I only reluctantly picked up this book when I saw it in a bookshop--I figured, another cheesy fan-boy tie-in. Was I surprised! Utterly flabbergasted! The author obviously did his research. I've been in the Navy for a few years, and the Techman reads like a modern military digest. The weapons sound like plausible evolutions of modern weapons; they have their good points and kinks. They have correct military designations, even details like the naming of tanks after famous generals. An article on USCMC force resturcturing and tactics sounds eerily like something from today's "Proceedings" (the USN/USMC professional journal), including the Marines vs. Army gibes. Even the sections on theoretical stardrives and space-fighting tactics are wholly plausible. The ALIENS techman is easily the "best of the breed." You don't even have to be an Aliens fan to enjoy it.
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5 of 5 people found the following review helpful By Peter Bofinger on December 2, 1999
Format: Paperback
Ever wondered how the smartgun looks from the inside? What are the M577 APC specs? And what the HELL does the Company really want? Find out by reading this brilliant extension to the `Aliens' masterpiece. (If you're into guns, you'll notice that the M41A Pulse-rifle is a mocked-up version of the M1A1 Thompson, and the Smartgun is based on the german MG 42...) So, you're wishes will be fulfilled, and much, much more! ;o
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5 of 5 people found the following review helpful By Jonathan Beland (Beland@hotmail.com) on November 19, 1998
Format: Paperback
This book is based off of the premise of a technical manual writen as a MArine PR piece. The book is full of psuedo scientific explanations for everything that we saw in the first and second movies, from the dropship design to the actual biology of the aliens themselves. It's all complemented very well by ample pictures and quotes from "actual" colonial marines. It's addicting, I find that i pick it up every now and again and re-read it, some of the "quotes" are very funny. Even if you are only a casual fan of the series, pick it up, it's sure to get you addicted.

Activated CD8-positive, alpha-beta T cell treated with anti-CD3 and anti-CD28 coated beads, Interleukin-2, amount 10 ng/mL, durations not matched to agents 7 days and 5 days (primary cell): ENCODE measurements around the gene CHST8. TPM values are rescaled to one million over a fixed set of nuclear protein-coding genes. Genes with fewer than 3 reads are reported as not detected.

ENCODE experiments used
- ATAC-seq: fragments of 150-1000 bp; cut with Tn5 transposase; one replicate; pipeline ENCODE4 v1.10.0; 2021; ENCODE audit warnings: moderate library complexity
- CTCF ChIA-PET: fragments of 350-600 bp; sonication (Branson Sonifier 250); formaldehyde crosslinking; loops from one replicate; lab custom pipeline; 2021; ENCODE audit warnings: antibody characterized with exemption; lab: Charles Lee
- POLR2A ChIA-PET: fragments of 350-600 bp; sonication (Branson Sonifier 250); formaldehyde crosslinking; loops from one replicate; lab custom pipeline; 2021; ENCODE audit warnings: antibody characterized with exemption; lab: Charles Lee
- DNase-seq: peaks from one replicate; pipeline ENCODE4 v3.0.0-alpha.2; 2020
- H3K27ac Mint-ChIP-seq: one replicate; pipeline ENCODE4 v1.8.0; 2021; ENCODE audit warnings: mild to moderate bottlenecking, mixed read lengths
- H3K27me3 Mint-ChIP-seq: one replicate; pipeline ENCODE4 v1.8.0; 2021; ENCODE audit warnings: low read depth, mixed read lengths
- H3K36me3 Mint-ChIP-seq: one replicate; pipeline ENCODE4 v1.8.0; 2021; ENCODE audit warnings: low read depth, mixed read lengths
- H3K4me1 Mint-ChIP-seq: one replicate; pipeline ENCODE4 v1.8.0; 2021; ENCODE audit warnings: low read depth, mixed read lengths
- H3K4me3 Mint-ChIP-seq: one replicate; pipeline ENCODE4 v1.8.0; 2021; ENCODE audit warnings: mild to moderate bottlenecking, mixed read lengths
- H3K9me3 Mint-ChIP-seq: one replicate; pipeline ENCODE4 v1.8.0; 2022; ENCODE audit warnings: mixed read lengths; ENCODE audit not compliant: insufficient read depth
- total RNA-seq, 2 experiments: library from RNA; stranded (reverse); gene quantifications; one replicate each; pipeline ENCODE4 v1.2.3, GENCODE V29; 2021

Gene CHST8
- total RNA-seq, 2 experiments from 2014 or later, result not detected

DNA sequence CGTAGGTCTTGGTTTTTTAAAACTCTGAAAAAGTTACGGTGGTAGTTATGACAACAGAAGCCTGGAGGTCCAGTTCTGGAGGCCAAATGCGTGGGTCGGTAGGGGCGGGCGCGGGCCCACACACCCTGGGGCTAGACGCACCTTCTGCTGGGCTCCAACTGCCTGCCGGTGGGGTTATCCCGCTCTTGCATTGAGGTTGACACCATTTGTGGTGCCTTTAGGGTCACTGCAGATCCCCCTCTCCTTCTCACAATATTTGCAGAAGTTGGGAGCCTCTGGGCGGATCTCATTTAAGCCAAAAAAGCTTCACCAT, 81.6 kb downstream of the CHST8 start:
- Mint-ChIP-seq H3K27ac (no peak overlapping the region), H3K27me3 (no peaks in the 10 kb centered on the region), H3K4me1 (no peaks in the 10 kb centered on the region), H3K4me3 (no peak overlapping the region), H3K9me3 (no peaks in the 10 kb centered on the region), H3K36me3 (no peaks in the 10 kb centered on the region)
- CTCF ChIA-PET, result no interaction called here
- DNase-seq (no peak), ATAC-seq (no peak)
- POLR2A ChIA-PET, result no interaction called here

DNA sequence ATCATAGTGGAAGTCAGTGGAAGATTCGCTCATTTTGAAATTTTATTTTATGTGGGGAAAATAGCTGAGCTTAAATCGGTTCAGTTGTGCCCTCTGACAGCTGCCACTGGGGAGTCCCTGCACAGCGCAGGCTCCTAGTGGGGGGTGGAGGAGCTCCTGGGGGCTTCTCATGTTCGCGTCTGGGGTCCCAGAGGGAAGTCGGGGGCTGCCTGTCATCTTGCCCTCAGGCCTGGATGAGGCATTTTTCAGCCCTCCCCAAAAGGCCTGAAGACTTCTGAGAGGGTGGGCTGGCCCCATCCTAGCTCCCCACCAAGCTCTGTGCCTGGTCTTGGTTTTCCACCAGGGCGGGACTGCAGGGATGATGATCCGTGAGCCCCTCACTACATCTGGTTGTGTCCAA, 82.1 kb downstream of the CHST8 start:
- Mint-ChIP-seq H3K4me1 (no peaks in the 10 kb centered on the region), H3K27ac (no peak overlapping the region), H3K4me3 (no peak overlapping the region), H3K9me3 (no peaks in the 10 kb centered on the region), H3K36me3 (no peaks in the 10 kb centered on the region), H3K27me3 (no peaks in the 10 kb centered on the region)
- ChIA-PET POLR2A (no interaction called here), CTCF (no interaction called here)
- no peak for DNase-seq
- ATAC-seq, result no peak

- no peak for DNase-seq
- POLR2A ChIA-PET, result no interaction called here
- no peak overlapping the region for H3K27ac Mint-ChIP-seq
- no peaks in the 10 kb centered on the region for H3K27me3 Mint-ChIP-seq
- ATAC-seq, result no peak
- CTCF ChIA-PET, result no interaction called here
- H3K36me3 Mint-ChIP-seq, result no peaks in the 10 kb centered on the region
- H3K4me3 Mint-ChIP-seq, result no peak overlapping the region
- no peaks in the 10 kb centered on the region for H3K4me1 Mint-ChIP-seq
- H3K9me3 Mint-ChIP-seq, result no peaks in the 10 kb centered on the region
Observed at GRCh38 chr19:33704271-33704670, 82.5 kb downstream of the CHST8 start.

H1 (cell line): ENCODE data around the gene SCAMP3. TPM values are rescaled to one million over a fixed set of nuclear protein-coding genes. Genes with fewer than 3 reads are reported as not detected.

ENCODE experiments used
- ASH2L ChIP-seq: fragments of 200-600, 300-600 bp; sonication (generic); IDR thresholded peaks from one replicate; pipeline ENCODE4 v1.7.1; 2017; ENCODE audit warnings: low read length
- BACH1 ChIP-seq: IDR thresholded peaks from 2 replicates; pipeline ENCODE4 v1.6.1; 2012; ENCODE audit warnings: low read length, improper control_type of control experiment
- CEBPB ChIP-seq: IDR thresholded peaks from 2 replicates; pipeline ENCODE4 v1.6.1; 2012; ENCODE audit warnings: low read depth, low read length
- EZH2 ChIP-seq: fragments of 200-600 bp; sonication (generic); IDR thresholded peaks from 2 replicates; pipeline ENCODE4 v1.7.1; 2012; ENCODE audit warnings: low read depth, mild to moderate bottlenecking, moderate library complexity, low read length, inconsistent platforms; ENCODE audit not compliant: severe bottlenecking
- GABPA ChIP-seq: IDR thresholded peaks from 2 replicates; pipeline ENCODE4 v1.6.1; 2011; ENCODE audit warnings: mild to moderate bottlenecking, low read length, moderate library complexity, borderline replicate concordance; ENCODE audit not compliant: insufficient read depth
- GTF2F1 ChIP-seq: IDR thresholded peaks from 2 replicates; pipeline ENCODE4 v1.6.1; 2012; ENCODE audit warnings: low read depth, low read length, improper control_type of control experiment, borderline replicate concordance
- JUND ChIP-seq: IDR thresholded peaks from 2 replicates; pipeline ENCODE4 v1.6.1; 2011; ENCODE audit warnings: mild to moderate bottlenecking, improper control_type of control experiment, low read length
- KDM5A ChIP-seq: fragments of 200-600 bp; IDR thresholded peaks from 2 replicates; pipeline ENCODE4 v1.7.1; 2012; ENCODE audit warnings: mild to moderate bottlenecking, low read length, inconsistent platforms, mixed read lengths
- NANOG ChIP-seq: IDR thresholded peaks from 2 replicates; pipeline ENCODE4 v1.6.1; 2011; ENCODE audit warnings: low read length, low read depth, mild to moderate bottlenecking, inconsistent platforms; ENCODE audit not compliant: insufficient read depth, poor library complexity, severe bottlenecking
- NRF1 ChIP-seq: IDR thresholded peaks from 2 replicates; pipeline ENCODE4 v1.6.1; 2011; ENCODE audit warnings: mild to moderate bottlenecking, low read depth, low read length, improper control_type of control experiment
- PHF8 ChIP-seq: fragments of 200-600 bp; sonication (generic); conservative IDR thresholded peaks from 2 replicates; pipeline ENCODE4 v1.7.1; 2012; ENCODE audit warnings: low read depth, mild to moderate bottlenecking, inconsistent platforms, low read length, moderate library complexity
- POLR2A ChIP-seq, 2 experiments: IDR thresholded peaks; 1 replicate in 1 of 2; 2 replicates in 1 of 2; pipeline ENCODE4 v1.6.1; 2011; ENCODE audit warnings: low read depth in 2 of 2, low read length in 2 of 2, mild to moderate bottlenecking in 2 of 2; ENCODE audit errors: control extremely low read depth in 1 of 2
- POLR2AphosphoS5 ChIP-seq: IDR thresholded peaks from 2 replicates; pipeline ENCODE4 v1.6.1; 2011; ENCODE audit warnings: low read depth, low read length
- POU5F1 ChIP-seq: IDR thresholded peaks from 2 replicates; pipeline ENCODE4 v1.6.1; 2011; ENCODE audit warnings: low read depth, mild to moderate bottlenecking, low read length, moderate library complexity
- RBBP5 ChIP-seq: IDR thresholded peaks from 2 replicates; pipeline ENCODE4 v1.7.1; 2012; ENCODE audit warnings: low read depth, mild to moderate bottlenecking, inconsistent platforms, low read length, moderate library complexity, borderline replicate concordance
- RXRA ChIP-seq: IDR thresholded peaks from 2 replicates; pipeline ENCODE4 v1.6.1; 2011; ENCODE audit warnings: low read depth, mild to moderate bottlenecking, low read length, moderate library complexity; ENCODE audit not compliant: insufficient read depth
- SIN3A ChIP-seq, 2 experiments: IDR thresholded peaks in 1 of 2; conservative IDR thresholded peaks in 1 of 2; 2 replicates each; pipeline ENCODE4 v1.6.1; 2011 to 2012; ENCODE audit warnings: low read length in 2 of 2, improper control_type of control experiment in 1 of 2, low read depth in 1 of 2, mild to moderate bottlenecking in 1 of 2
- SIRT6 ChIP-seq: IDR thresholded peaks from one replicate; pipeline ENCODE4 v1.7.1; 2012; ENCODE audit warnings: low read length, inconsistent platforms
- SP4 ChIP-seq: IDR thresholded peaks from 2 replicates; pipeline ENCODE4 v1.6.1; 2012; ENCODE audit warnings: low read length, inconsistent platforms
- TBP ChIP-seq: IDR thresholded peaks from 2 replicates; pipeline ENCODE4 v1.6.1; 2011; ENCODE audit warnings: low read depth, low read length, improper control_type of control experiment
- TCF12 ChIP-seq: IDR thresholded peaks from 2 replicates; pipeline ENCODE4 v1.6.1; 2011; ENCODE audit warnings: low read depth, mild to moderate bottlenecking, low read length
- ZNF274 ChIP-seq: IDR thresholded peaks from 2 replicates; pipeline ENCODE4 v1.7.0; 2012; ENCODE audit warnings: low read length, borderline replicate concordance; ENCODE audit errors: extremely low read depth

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10 of 12 people found the following review helpful By Clayman 8 on September 15, 2012
Format: Paperback Verified Purchase
I ordered the book right off the bat when i saw it,expecting a rich detailed book with lots of schematics and detailed info on the USCM...

And im a little disappointed to be honest. Dont get me wrong,there is lots of information on the organisation of the corps,the gear used etc,but its much more text-rich than image-rich. There is almost zero schematics,aside the UD40 dropship,most of the iconic gear from the movies is unexplored in favor of less known equipment such as missiles and radar systems. A few sparse images here and there illustrate quickly the given topic but are only there to block out the walls of text contained within.

If you're looking for detailed information,this book is both good and bad. Its a strange combination of in-depth information and a lack of detail (like mentioned) on the things that made the Colonial Marines stand out. For a few quick examples,the pulse rifle and the smart gun are treated to two quick diagrams (no exploded views,just a lineart picture) and a page of text each,while complicated radar systems of the dropship get a 3 to 5 page covering. The iconic APC is glanced over in a page or two as well. Personally, its a lack of imagery and actual description of the important gear used in the films that brings points down on this book.

Otherwise,i'd still recommend it to anyone looking for more insight into the heart of the USCM,just dont expect to know more than you already do. :(